The Miror Journal
Malicious insiders pose a serious risk to valued organizational assets, including proprietary information, institutional processes, personnel, finances, reputation, and firm connections. Research-based solutions for predicting, detecting, and mitigating insider threats have focused heavily on individual, organizational, and cyber risk factors (Kont et al. 2015; Greitzer et al. 2018). To that end, scholars have increasingly recognized that people’s personalities, motivations, grievances, and work stressors raise the risk of insider threat events, and the corresponding interventional strategies involve cybersecurity and work design practices to safeguard the organization against human error and deviance (Homoliak et al. 2019; Greitzer et al. 2013; Maasberg, Warren, and Beebe 2015). Yet, despite evidence that insider threat events are perpetrated by people situated within a social and organizational context, discussions of insider threat have only started to recognize the importance of socio-organizational protective factors for reducing the occurrence of insider threats (Moore, Gardner, and Rousseau 2022; Whitty 2021). We argue that a healthy organization—an organization whose people, practices, and policies effectively sustain its survival and performance—may be key to preventing and managing insider threats.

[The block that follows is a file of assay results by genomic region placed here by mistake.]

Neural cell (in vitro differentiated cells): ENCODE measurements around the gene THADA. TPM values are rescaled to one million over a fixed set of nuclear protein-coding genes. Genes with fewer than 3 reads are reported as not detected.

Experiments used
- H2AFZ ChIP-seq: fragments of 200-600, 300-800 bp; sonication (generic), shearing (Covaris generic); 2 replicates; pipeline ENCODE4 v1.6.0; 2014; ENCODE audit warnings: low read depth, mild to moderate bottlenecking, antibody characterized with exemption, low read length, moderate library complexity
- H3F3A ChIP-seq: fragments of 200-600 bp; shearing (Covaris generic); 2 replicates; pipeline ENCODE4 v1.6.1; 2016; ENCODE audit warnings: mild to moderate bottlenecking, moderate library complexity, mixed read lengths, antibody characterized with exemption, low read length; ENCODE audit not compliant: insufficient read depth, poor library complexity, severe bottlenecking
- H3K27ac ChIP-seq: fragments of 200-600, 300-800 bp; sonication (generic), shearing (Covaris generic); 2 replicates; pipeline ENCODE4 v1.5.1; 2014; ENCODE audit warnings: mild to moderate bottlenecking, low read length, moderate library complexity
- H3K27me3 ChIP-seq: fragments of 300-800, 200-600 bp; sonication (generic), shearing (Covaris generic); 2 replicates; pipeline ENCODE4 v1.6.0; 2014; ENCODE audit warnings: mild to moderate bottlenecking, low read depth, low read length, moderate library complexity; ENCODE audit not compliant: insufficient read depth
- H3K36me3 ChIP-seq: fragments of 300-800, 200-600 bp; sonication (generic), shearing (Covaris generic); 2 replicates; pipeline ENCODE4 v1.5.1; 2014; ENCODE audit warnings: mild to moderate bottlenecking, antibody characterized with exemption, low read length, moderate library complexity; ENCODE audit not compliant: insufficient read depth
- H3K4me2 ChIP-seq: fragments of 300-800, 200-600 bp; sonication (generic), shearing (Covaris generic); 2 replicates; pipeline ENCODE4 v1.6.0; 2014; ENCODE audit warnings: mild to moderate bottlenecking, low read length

Nguyen, Tin L.; Allen, Matthew T.; and Parsons, Kat, "Advancing an Organizational Health Perspective for Insider Threat Prevention and Management" (2023). Reports, Projects, and Research. 46.